Understandably, when your baby reaches the sixth-month marker, you’re excited to feed her solid foods. After all, she may have shown interest in food as early as four months, but the Department of Health recommends exclusive breastfeeding until six months, after which complementary feeding may start.
While you’re too eager to film her “mukhasim” face after every spoonful of new tastes, heed some expert guidelines about infant feeding before you get carried away. Aurora Abella, RND, BSN, Chief Dietitian at the General Miguel Malvar Medical Foundation in Quezon City, and Eileen Salud Guevara, Nutritionist-Dietitian 2 at the Marikina City Health Office, provide valuable tips.
• Remember, the key word is complementary feeding: presently, you’re only introducing the idea of eating solids, and her main nourishment still comes from breast milk or formula. A tablespoon or two a day may be enough. • Home-prepared food is still best. • Let baby get used to the taste and texture of one kind of food for three to five days before introducing another. This will also aid you in spotting foods she may be allergic to. • Don’t add salt (which will harm her kidneys), sugar or any flavoring: what’s bland for you is already quite flavorful for her.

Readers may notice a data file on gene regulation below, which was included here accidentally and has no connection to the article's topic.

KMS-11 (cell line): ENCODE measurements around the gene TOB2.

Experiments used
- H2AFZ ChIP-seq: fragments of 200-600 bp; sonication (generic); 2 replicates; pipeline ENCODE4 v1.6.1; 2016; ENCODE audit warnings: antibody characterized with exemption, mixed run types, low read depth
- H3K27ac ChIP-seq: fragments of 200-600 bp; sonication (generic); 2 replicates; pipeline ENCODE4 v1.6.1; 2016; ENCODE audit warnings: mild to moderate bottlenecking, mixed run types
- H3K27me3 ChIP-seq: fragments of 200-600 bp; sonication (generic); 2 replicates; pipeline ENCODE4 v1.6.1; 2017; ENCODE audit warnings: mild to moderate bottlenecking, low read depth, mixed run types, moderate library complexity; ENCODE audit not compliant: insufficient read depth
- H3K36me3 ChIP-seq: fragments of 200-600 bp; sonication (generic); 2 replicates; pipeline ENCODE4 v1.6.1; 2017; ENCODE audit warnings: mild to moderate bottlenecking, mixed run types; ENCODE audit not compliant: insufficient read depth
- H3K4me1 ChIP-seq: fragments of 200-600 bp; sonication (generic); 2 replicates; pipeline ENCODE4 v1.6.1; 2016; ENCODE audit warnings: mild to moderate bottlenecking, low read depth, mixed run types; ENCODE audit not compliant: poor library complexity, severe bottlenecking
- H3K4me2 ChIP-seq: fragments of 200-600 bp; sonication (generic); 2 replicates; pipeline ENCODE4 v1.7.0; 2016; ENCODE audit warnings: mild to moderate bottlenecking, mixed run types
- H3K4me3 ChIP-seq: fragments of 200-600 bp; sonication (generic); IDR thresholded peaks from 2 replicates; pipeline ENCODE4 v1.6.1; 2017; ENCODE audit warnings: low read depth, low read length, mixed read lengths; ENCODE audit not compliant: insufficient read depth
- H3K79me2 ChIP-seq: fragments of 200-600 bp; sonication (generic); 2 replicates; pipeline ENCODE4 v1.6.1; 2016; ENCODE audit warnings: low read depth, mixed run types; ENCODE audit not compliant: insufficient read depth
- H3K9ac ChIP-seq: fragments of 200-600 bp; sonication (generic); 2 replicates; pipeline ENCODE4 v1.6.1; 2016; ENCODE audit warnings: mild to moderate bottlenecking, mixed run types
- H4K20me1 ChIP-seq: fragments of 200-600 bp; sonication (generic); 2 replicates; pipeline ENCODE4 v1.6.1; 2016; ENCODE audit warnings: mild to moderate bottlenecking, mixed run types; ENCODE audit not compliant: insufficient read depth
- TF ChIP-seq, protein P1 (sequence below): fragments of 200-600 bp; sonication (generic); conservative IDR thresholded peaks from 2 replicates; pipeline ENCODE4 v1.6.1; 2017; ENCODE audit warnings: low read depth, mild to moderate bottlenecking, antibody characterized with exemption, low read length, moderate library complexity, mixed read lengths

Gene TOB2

1. Lugaw or rice-based cereals—full of carbohydrates for baby’s increasing energy needs, this is also the most easily digested and least allergenic, according to Abella. Mash or blend the lugaw to a pureed consistency, neither too thick nor too thin.
2. Mashed camote or potato—also rich in carbohydrates, these likewise contain fiber, vitamin C, potassium and some calcium. Peel carefully, dice, remove stringy parts, then boil. Mash until there are no lumps then add a little water or breast milk or formula to thin. 3. Banana—high in potassium and vitamin B6, it is also a good source of fiber, vitamin C and magnesium. Its natural sugars give energy to your tot, are easily digested, and taste good to babies. Mash thoroughly. 4. Squash (kalabasa)—loaded with vitamin A and antioxidants, it also has calcium, iron, and phosphorous. According to Guevara, a baby’s natural store of vitamin A at birth (just like iron) slowly gets depleted from six months, and thus needs to be replenished. Boil and mash before serving. 5. Papaya—contains vitamin C, the B vitamins, anti-oxidants, folate, vitamin A, fiber and the enzyme papain which is valuable in aiding digestion.
Other possibilities include apples, sayote, and avocado. Don’t worry if this repertoire seems limited—she won’t mind, and in two months, her maturing digestive system and perhaps early teething will make her ready for a greater variety of solid foods.